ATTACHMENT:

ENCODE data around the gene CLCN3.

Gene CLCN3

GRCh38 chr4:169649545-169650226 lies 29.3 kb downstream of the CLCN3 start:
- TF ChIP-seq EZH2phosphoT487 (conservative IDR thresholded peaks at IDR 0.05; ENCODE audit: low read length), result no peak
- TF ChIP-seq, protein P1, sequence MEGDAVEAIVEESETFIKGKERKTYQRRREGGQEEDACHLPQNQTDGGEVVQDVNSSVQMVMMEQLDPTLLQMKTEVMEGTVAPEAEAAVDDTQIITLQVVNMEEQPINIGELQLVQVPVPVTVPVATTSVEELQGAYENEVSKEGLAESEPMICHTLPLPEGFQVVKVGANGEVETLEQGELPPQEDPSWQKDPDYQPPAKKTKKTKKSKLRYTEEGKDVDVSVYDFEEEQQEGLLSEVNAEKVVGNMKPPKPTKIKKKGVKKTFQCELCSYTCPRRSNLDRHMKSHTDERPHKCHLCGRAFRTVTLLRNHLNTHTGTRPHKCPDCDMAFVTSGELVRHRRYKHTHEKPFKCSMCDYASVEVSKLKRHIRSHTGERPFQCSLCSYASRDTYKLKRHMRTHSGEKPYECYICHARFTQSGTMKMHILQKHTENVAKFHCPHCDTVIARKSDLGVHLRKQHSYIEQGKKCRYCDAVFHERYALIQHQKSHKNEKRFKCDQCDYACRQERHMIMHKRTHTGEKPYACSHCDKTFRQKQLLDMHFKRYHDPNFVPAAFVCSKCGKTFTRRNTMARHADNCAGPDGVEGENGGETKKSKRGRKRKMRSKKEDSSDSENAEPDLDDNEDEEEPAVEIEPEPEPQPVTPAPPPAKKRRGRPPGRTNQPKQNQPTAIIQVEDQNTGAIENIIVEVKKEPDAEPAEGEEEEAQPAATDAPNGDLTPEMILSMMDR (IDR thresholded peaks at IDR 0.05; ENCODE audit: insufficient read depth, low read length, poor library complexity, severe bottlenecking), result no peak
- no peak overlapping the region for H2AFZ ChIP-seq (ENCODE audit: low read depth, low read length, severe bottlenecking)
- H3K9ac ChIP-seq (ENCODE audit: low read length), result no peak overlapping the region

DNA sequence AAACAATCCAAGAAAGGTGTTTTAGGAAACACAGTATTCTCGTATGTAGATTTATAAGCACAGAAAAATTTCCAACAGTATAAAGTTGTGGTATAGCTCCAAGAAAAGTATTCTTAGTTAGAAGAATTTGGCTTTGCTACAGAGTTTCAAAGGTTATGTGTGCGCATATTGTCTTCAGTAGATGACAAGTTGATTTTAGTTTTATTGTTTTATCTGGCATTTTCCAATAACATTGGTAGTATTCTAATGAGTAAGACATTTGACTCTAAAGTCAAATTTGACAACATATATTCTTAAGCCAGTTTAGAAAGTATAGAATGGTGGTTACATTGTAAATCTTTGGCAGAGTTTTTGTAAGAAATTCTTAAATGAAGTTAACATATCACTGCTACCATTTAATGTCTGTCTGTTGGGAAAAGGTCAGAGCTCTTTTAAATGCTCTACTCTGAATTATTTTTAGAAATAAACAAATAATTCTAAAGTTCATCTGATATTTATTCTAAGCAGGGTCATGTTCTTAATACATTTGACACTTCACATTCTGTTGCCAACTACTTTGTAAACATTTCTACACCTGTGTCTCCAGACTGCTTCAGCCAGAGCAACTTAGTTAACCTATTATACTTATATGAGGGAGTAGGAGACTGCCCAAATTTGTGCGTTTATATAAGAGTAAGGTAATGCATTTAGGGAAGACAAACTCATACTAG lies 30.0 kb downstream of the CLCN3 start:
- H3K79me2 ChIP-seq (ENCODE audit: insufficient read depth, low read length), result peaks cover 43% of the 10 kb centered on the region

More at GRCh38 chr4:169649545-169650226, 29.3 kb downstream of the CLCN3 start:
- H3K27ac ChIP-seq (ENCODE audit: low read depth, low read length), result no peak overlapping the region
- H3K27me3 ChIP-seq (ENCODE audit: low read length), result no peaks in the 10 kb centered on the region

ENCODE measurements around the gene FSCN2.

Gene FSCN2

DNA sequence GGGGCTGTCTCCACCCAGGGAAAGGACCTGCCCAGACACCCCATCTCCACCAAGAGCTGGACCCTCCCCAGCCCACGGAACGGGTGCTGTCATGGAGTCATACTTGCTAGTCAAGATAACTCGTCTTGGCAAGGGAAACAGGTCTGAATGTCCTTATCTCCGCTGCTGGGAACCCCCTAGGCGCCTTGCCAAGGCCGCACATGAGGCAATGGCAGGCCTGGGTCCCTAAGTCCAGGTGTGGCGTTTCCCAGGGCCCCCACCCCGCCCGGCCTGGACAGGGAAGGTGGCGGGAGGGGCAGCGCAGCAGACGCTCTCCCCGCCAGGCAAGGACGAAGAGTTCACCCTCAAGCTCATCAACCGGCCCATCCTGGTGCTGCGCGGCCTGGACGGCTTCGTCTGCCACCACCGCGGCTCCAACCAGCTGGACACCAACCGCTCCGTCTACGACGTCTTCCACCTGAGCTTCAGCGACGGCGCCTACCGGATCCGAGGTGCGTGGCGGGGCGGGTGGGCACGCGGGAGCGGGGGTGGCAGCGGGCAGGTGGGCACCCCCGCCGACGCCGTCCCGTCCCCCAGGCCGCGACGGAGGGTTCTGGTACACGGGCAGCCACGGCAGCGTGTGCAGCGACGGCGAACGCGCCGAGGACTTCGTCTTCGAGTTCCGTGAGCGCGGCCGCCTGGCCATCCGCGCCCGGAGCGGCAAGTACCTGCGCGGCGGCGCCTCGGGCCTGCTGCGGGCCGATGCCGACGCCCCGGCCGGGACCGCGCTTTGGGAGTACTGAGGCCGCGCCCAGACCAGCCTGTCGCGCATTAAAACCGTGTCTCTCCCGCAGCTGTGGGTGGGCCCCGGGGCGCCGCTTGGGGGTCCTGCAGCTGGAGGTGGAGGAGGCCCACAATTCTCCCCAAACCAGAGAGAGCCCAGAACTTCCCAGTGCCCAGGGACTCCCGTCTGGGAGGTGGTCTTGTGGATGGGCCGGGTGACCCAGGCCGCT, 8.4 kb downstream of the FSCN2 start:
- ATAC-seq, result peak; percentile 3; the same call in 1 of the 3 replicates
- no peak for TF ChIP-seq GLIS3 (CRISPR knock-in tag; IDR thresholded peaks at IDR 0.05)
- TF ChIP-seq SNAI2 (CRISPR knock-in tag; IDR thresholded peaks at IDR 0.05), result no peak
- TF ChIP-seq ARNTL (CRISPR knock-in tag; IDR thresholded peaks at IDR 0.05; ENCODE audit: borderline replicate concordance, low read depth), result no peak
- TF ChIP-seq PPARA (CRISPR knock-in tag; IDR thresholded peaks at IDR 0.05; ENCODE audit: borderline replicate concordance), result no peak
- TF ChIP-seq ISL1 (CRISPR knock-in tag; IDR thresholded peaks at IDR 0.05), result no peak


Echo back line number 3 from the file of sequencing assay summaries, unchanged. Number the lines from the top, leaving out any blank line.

GRCh38 chr4:169649545-169650226 lies 29.3 kb downstream of the CLCN3 start: